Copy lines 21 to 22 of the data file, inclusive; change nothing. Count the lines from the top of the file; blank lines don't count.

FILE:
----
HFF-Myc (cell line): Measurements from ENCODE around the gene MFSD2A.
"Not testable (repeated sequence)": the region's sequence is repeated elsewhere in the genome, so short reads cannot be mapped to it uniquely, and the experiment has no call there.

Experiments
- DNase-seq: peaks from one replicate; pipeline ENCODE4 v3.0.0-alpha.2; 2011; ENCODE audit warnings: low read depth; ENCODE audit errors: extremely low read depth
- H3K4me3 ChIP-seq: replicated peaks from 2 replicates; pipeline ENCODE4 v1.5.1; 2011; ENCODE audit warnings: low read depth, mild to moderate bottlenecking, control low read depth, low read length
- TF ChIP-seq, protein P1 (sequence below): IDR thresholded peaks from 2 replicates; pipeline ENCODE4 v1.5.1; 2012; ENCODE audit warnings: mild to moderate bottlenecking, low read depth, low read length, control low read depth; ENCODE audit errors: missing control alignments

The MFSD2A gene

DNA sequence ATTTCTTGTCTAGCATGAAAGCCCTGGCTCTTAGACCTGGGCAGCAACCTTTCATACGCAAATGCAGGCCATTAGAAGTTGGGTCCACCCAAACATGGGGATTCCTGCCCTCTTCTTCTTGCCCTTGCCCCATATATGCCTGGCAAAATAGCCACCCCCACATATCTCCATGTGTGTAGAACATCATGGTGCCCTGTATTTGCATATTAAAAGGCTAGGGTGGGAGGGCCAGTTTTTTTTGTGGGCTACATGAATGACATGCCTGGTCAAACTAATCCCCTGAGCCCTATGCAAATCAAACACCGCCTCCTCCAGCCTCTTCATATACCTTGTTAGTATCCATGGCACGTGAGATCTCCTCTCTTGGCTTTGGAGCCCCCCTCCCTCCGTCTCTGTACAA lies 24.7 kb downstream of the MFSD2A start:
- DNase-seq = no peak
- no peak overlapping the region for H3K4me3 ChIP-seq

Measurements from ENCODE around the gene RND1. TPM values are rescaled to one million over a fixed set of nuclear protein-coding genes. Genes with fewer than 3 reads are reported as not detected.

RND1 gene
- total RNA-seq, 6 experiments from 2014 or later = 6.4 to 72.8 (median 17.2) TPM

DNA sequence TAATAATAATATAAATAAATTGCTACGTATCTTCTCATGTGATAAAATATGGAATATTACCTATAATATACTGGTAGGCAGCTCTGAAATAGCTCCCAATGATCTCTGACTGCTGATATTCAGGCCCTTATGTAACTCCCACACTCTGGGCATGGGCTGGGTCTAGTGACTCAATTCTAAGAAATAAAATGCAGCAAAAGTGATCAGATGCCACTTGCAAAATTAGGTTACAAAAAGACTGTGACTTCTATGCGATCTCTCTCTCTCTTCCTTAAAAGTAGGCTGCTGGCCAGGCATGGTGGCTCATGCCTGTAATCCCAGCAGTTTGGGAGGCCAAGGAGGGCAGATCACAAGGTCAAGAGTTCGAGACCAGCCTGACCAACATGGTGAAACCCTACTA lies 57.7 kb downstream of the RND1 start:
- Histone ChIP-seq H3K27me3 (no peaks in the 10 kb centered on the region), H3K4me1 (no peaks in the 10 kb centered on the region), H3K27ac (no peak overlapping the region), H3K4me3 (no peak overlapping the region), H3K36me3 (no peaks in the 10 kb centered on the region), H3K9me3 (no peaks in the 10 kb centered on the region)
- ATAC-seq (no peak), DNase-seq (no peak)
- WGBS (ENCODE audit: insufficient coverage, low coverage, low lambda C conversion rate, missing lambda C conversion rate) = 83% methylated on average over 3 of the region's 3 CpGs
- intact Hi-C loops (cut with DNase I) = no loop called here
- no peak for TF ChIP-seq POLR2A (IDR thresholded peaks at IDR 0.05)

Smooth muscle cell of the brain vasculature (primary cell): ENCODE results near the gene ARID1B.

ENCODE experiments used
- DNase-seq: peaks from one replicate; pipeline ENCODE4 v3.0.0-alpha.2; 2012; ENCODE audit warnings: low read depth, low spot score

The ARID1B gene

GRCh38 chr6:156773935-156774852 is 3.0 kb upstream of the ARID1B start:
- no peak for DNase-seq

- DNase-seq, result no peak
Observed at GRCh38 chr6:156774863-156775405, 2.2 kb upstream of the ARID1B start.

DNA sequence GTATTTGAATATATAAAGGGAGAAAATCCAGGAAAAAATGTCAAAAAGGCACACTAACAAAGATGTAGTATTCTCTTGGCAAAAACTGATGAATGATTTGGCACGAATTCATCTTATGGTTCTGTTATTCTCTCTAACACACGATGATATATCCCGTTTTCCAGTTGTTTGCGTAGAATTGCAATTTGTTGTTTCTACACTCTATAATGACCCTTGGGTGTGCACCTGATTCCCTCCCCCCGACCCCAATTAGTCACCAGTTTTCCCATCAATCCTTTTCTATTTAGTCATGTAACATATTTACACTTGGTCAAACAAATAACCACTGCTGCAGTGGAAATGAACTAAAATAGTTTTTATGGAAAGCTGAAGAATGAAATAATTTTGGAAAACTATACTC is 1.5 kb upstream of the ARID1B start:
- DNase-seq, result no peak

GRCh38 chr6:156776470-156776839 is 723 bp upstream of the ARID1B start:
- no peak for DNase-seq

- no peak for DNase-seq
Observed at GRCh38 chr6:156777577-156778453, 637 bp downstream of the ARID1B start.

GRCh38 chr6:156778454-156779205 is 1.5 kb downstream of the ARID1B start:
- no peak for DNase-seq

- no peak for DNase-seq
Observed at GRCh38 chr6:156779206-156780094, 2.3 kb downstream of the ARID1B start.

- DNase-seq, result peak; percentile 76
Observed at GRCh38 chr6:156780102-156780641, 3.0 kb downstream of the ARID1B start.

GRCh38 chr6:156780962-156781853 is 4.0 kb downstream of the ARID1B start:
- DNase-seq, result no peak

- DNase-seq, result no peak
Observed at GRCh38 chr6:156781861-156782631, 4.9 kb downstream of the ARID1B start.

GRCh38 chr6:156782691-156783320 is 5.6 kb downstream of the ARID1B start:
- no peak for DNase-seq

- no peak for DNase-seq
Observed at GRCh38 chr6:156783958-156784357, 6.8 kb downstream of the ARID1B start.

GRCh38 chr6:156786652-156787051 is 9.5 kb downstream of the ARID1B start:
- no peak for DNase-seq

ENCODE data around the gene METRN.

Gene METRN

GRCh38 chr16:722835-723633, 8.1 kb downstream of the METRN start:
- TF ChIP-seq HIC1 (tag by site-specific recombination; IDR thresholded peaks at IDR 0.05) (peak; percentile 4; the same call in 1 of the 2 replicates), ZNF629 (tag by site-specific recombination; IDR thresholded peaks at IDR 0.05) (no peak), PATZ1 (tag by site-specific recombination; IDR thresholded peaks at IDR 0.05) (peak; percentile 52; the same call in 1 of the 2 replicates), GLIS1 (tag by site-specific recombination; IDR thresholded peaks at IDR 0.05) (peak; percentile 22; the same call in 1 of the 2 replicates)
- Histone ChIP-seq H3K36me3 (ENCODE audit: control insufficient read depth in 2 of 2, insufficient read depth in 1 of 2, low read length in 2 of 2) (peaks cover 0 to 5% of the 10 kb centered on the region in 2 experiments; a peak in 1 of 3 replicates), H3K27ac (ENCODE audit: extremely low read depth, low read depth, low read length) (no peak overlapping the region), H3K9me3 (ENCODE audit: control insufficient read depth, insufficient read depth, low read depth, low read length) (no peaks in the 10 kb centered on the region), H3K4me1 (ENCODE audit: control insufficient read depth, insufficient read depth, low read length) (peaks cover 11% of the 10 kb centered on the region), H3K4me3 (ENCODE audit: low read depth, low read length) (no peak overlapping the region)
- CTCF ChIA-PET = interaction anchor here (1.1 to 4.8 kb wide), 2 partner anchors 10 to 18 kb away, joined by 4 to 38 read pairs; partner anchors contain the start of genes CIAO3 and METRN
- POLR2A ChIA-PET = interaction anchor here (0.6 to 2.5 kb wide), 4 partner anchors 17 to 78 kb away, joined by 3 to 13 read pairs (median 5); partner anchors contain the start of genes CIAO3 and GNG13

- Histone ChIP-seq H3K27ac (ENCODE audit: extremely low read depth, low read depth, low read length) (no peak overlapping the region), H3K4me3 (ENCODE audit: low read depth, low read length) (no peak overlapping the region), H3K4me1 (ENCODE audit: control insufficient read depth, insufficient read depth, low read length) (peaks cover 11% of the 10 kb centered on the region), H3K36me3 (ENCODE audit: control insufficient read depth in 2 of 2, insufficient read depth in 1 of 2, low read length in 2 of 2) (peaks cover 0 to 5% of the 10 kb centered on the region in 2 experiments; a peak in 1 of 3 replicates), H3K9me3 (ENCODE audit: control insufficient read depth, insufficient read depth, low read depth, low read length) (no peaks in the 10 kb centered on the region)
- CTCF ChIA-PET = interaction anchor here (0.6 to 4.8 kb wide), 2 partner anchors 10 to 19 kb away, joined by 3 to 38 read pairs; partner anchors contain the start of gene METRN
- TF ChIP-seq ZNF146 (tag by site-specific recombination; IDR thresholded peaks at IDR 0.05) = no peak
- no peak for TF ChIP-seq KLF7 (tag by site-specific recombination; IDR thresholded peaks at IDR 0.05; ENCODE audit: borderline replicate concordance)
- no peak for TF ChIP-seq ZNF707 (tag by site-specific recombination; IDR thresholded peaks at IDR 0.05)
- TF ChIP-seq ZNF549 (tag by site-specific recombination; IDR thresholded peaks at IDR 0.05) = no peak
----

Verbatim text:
ENCODE experiments used
- DNase-seq: peaks from one replicate; pipeline ENCODE4 v3.0.0-alpha.2; 2012; ENCODE audit warnings: low read depth, low spot score